Tim comes to ask her to dinner, and she accepts and smiles sweetly. See, an upstanding, honorable character like Cassie would have told him right then. But she doesn't. Now this is offset by her being a teenager, so okay, maybe she's just nervous and hiding it because she doesn't know quite how to tell him. THAT would be good character. But... she is none of those things. She only seems concerned/remorseful/upset about Kara leaving in that last glance she spares in the direction Kara flew off.
Well, maybe it's just an oddity of the art or something, let's give them the benefit of the doubt and ignore this.
So let's go to Tim and Cassie's date. Cassie confesses she kicked Kara off the team (good!) and Tim gets upset with her (also good!) and she gets upset back and yells at him (double good!) and... then she sits back down and tells him the dinner is nice and he looks nice. Sure, she apologizes, but a mood switch of that speed is enough to give her whiplash. But let's ignore that anyway. She's about to tell him she wants to break up with him, before they're interrupted by the explosion outside. So what does she do?
She grabs his hand and smiles sweetly at him.
What? What is this, inflate his heart before you rip it out and stomp all over it? Why would she do that, knowing it would actively cause him more pain? Are they trying to make Cassie completely unsympathetic? Because I really like Cassie, but in this book, now, I'm kind of starting to hate her.
Especially since as soon as the explosion happens she's all smiles and sweetness to Tim again.
And then... well, let's just go to the Titans meeting, where Robin is trying to bolster morale and Cassie joins him... and smiles sweetly and holds his hand! Up in front of everyone in the room!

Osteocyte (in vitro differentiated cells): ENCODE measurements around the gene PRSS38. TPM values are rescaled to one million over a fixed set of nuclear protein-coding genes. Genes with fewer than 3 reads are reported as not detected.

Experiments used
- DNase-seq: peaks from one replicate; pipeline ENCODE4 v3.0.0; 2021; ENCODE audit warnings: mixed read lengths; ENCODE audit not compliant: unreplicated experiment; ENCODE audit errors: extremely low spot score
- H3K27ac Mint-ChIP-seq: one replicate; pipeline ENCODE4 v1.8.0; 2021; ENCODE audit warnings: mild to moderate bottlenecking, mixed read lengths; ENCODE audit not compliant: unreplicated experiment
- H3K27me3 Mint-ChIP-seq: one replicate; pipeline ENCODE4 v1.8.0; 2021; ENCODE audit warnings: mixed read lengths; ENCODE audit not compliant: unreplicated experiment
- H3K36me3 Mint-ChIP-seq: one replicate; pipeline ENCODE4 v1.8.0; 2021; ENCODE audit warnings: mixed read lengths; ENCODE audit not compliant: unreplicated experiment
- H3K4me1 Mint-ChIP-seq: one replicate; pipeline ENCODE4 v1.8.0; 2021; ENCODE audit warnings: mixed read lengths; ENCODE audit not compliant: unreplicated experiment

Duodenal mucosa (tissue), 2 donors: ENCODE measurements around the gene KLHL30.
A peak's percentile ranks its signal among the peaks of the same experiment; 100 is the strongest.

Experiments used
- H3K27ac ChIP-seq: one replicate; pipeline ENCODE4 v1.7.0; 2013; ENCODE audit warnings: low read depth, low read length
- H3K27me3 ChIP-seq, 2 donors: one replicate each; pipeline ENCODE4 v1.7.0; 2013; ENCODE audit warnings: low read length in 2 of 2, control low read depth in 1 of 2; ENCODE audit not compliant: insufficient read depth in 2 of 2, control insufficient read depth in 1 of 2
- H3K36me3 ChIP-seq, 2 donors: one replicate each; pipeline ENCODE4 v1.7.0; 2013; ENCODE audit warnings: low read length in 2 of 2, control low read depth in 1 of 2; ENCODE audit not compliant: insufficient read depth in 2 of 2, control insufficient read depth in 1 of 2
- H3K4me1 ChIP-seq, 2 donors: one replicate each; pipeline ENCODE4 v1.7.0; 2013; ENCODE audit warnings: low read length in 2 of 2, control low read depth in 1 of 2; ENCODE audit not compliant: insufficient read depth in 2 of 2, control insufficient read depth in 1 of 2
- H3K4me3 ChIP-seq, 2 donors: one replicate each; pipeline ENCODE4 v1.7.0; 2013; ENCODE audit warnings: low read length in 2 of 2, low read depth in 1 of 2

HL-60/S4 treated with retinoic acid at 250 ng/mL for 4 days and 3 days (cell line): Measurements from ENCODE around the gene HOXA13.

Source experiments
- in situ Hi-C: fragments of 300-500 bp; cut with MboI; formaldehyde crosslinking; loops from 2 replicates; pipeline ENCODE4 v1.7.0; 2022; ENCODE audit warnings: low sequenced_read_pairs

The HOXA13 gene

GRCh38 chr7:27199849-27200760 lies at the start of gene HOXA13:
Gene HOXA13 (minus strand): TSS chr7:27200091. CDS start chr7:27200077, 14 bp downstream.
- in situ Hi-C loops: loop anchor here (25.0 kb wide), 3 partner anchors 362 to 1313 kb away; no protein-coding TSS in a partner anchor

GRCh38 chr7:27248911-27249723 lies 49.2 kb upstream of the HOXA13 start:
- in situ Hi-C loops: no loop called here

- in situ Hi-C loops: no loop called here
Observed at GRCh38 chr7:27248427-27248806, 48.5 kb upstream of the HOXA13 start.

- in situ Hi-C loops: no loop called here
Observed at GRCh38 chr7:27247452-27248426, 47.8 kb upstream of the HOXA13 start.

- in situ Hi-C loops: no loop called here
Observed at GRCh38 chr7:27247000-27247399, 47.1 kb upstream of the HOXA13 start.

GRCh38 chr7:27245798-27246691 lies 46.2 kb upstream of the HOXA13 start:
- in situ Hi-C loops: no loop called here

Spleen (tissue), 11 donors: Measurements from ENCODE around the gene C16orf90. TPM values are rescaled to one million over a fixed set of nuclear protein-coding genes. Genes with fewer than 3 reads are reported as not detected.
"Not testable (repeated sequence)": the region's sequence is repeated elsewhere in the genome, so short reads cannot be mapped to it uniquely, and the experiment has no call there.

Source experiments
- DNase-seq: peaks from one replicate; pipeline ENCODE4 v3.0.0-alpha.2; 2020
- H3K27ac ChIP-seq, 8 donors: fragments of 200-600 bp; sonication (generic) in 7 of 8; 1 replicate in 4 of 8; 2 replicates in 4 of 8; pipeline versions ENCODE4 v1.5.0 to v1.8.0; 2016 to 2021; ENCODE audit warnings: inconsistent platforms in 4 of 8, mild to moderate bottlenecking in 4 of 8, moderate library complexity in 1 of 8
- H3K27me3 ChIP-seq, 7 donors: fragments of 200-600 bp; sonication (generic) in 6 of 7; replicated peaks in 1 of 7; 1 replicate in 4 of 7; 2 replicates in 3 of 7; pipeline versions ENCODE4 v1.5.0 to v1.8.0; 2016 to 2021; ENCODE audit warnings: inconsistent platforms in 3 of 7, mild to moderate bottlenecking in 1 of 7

Even if you write off the first meeting on the roof after Kara left as Cassie's nerves, and even if you can come up with some explanation for the date where Cassie didn't decide until that very moment, after taking Tim's hand, that she wanted to dump him (which makes no character sense, given her actions, but still)... she actively tried to break up with him on their date.
And then went back and took his hand and smiled and pretended she was still fawning over him, and up in front of the entire team.
And then went right to his room and broke up with him.
WHAT IS GOING ON HERE?!
If she had showed some hesitation during the meeting, some reservations, some sign she was taking his hand to show solidarity with the team and Robin's vision for it, but inwardly FELT BAD ABOUT IT, that would have been a brilliant character moment.
Instead, she's smiling and happy, and thus either has mental problems or is a lying, deceitful shrew who plays with Tim's emotions for reasons that don't make character or story sense.
I don't get it, but they're taking a character I really liked and turning her into someone I don't, and unless they're planning to actually make her a villain, that's some pretty bad stuff.
Which is sad, because the rest of the issue was pretty good (although... Dreadlock? Seriously? Oy.)
Art - 3: On page 2, as Robin walks away from Cassie... why is he smiling like a sex criminal?
On page 15 during the meeting, Rose and Cassie look like they're about 45 years old.
A whole lot of "eh" all around.
Cover Art - 4: The words sort of ruin it (It's a GREAT DIVIDE, you see, in case you were too daft to get the message from the art on its own!), but the artwork is nice. The posing is good, the perspective is good and the shadow of Conner between them is excellent.
Just let the art speak for itself, DC. We don't need words to repeat what the art already says so well on its own.
Check out the Comic Index Lists for the complete list of Superman-related comics published in 2008.